[in-duh-rek-shuh n, -dahy-] /ˌɪn dəˈrɛk ʃən, -daɪ-/
action or procedure.
a roundabout course or method.
a lack of direction or goal; aimlessness:
His efforts were marked by indirection and indecisiveness.
deceitful or dishonest dealing.
indirect procedure, courses, or methods
lack of direction or purpose; aimlessness
indirect dealing; deceit
c.1600, from indirect + -ion.
Manipulating data via its address. Indirection is a powerful and general programming technique. It can be used for example to process data stored in a sequence of consecutive memory locations by maintaining a pointer to the current item and incrementing it to point to the next item.
Indirection is supported at the machine language level by indirect addressing. Many processor and operating system architectures use vectors which are also an instance of indirection, being locations which hold the address of a routine to handle a particular event. The event handler can be changed simply by pointing the vector at a new piece of code.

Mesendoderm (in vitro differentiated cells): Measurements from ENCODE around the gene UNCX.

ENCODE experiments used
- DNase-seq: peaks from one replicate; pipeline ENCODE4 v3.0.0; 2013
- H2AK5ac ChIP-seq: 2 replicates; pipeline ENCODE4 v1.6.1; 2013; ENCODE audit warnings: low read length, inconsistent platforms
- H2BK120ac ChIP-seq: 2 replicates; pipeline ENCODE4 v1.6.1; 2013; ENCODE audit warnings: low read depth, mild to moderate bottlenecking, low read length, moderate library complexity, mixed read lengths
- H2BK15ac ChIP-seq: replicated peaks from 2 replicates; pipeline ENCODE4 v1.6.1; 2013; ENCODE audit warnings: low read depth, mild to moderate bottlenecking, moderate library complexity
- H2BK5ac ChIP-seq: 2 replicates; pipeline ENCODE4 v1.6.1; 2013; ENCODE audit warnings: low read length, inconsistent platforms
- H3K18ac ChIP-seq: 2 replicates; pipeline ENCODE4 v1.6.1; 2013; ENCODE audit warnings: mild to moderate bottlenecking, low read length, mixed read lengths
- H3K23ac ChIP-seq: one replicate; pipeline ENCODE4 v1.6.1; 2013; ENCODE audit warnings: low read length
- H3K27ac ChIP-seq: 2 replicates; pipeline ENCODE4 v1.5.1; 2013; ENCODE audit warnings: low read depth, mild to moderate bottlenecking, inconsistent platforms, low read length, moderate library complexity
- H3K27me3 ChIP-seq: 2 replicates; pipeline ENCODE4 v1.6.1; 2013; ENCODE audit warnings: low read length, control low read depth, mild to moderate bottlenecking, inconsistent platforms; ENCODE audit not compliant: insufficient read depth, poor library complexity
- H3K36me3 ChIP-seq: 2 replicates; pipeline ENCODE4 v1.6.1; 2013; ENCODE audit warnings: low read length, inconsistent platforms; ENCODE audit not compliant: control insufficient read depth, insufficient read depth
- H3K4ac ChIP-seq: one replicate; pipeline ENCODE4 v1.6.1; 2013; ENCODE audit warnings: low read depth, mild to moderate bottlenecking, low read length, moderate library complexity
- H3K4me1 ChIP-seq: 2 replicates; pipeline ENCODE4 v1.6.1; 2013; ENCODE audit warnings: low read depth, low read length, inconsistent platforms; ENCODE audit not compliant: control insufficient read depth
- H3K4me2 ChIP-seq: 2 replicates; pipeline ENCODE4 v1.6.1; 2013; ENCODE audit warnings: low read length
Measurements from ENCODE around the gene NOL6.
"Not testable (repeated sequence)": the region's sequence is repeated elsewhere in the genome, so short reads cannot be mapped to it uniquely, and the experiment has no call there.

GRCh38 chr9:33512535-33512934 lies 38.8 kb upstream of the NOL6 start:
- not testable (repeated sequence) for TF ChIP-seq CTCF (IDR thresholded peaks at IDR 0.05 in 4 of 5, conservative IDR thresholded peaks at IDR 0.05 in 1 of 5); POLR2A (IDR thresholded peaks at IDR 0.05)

C includes operators “&” which returns the address of a variable and its inverse “*” which returns the variable at a given address.
- Indirect jump
programming A jump via an indirect address, i.e. the jump instruction contains the address of a memory location that contains the address of the next instruction to execute. The location containing the address to jump to is sometimes called a vector. Indirect jumps make normal code hard to understand because the jump target is a […]
noun 1. labor performed, as by maintenance and clerical workers, that is not considered in computing costs per unit of production.
- Indirect labour
noun 1. (commerce) work done in administration and sales rather than in the manufacturing of a product Compare direct labour (sense 1)
noun 1. reflected or diffused light, used especially in interiors to avoid glare or shadows. noun 1. reflected or diffused light from a concealed source